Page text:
In the wake of Iran’s missile attack on two the U.S. bases in Iraq, some European countries said no casualties was reported among their soldiers.
Early Wednesday, Iran’s Islamic Revolutionary Guard Corps (IRGC) launched more than a dozen ballistic missiles against U.S. military and coalition forces in Iraq.
The missiles were launched from Iran and targeted at least two Iraqi military bases where U.S. military and coalition personnel are stationed, at Al-Asad and Erbil.
Iran said Wednesday’s attack came in response to the U.S. killing of the head of Iran’s elite Quds Force, Qasem Soleimani, last week.
His death marked a dramatic escalation in tensions between the U.S. and Iran, which have often been at a fever pitch since President Donald Trump chose in 2018 to unilaterally withdraw Washington from a 2015 nuclear pact world powers struck with Tehran.
Today’s attacks continued a series of tit-for-tat recriminations between the U.S. and Iranian-backed forces that began with the killing of an American contractor at a U.S. base in Iraq late last month.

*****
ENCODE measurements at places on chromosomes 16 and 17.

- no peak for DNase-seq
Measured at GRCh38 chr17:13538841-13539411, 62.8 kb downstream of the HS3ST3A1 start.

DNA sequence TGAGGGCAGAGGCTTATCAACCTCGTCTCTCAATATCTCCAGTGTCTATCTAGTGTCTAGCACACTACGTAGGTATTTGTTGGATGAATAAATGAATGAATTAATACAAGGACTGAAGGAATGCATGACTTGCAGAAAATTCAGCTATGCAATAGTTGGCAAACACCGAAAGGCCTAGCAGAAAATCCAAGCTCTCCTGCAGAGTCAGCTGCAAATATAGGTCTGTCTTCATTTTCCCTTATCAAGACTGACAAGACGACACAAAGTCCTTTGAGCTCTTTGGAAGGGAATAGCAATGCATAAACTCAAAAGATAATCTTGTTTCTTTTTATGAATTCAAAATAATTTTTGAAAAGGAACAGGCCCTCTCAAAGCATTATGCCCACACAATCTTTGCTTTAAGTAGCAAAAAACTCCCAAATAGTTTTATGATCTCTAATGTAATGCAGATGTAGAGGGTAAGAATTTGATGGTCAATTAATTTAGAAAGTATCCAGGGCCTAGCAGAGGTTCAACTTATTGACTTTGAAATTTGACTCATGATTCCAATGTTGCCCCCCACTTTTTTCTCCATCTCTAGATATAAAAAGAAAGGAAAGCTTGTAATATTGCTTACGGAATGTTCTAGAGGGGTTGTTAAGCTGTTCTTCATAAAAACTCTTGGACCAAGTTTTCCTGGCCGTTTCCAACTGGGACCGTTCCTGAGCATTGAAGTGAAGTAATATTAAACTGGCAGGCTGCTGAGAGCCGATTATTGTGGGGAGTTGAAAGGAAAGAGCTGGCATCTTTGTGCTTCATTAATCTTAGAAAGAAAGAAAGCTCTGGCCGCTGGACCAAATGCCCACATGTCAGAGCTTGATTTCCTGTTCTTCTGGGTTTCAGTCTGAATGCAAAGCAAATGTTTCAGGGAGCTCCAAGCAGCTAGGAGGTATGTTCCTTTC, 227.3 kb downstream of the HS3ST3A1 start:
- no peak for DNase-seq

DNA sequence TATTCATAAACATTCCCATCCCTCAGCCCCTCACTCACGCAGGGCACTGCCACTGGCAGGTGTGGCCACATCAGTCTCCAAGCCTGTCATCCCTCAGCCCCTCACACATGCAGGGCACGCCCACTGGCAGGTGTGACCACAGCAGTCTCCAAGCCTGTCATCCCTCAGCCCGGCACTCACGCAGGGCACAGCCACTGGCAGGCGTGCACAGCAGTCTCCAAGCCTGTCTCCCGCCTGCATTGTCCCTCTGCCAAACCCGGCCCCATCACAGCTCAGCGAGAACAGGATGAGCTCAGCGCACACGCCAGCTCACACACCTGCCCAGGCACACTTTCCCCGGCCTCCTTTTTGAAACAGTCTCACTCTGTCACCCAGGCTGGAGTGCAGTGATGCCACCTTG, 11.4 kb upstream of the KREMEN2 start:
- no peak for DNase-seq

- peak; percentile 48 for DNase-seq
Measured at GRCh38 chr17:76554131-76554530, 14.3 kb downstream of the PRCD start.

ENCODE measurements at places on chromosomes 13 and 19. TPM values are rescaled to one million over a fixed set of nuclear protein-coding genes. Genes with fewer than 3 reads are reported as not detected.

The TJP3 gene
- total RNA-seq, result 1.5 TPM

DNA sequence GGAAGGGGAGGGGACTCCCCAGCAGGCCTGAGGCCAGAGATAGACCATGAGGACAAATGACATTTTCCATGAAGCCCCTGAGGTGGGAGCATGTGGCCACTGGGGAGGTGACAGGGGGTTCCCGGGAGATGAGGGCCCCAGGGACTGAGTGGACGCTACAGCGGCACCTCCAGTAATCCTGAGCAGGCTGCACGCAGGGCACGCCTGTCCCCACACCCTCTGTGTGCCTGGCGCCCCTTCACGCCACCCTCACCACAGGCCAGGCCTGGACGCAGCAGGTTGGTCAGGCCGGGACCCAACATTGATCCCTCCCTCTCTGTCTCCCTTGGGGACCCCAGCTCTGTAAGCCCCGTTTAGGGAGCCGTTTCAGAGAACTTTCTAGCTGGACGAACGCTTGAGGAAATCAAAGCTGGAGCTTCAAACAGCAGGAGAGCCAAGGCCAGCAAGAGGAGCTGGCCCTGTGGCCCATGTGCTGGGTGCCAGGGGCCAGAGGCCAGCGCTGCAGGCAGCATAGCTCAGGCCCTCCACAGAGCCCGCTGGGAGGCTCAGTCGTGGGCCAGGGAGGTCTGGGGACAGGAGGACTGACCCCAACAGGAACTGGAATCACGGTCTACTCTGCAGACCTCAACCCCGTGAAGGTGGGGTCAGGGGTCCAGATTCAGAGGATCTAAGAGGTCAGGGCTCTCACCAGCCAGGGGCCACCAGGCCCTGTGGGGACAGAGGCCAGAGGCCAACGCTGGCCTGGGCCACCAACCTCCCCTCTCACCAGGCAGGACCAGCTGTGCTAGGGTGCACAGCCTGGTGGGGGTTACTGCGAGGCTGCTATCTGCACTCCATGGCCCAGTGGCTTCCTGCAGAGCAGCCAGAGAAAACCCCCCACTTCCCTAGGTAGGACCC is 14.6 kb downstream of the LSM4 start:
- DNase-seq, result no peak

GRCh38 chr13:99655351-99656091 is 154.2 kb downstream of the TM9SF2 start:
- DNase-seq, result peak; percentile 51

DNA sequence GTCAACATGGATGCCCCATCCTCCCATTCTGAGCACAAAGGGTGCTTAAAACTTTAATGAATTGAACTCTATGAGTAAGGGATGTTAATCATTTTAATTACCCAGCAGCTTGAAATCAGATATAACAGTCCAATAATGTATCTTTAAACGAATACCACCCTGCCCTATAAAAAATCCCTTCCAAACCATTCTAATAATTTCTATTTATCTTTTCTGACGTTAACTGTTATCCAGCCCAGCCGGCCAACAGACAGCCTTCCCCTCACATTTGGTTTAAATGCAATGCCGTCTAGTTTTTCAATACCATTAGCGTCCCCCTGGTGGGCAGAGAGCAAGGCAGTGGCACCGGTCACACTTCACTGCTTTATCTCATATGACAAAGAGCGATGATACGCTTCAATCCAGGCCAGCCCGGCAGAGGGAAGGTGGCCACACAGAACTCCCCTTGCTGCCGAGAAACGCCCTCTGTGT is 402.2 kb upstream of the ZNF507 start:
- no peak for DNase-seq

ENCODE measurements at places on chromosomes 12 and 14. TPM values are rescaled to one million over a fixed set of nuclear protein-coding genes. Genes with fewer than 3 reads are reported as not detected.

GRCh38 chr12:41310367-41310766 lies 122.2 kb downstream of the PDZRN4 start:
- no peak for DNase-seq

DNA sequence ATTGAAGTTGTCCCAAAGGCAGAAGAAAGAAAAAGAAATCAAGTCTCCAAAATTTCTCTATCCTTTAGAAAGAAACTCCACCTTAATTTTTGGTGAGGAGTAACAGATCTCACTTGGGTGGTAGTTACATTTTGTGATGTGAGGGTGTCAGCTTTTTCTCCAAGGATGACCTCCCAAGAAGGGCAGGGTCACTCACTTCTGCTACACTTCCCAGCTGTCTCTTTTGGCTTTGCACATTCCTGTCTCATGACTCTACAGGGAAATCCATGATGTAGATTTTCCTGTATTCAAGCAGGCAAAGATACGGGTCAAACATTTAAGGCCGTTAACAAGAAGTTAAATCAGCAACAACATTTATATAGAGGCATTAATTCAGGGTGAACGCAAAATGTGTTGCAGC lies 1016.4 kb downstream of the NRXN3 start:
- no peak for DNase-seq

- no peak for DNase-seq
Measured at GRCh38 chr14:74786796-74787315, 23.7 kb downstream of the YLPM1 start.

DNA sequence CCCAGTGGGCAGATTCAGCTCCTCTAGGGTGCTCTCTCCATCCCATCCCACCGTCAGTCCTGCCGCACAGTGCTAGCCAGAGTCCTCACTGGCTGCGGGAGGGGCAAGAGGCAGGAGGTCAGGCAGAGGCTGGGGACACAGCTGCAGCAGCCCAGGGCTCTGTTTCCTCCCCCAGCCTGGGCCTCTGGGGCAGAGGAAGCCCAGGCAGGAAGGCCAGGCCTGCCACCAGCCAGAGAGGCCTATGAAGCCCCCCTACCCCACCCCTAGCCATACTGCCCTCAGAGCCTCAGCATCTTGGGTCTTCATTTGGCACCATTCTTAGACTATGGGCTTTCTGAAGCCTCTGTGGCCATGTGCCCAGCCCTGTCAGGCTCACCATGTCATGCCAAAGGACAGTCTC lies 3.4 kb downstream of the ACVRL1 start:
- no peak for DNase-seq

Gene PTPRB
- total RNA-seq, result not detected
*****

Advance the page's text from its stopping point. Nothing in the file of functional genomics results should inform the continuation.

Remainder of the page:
British Foreign Secretary Dominic Raab condemned the attack in a written statement and voiced concern for possible casualties and the use of ballistic missiles.
“We urge Iran not to repeat these reckless and dangerous attacks, and instead to pursue urgent de-escalation,” he said.
“A war in the Middle East would only benefit Daesh and other terrorist groups,” it added.
Polish Defense Minister Mariusz Blaszczak also said no Polish troops was hurt in the Iranian attacks.
“None of the Polish soldiers in Iraq were hurt in rocket attacks on Al-Asad and Erbil bases. We are in constant contact with the commander of the Polish Military Contingent in Iraq,” Blaszczak said on Twitter.
Separately, the Danish Armed Forces and Lithuanian Defense Ministry said none of their troops were injured or killed in the strike.
According to the Iran state-run television, 80 U.S. citizens killed in the ballistic missile attacks on Iraqi military bases.